It was the mid-1980s, and the spectre of Aids loomed large. As the mysterious, incurable syndrome gradually began to affect more and more people, a series of bold national campaigns forced awareness on the public. From the famous "Don't Die of Ignorance" adverts to Benetton's collage of patient faces, the message was clear: unprotected sex could cause HIV.
Nearly 30 years on and there are calls for such boundary-breaking ads to be commissioned once again. Since the heady days of the Eighties and Nineties, the public mood has relaxed; Aids increasingly seemed, in Europe at least, to be a thing of the past.
Antiretroviral therapy has meant that fewer people were dying, and the scale of the African epidemic dwarfed our own experience. But complacency has come at a cost. In the past decade, the number of people in the UK being treated for Aids-related illnesses has trebled. It is estimated that by next year, almost 100,000 people will be HIV-positive. The burden on the health service is, inevitably, enormous: the cost of managing the condition has gone from £500m in 2006-07 to £760m in 2009-10.
So what is it that makes a successful awareness-raiser? During the 1990s, clothing company Benetton ran a series of ads designed to shock – including a portrait of the dying Aids activist David Kirby with his family. The results were both memorable and engaging.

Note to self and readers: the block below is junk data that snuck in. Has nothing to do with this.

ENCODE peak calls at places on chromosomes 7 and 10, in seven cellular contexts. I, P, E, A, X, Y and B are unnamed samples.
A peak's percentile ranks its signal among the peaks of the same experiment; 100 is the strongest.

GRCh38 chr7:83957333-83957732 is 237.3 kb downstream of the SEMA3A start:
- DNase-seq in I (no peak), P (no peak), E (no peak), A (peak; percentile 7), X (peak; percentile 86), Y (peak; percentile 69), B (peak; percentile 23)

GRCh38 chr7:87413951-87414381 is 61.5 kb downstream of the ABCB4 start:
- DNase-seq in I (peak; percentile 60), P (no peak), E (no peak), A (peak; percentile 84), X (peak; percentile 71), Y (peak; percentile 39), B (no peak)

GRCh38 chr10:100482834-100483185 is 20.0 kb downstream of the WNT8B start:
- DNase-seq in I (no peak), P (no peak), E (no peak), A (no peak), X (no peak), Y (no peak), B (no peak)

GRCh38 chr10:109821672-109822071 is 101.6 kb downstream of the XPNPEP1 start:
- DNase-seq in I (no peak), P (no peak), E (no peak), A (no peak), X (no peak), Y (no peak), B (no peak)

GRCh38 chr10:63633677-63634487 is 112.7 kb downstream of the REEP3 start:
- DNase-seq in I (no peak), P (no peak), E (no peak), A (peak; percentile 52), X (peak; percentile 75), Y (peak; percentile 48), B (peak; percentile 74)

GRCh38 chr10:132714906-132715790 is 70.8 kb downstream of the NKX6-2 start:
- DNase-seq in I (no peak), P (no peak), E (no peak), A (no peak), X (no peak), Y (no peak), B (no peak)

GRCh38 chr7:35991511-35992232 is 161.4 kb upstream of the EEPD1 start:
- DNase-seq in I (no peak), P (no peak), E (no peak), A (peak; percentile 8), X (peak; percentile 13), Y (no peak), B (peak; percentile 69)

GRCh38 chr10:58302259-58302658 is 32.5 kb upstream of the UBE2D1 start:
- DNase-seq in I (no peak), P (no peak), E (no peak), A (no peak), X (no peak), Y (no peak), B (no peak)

Toto Ellis is strategy director of TBWA\London, the agency that dreamt up Don't Die of Ignorance. "It's about capturing the imagination," he explains. "Finding a clever, creative vehicle for a serious message. People are saturated with charities and big issues, so you need to cut through that."
Don't Die of Ignorance was a classic example of lateral thinking: it didn't just point out the obvious, that Aids kills. Instead, it personalised the message: your own ignorance could be the death of you – an infinitely more relatable threat than a then-mysterious disease.
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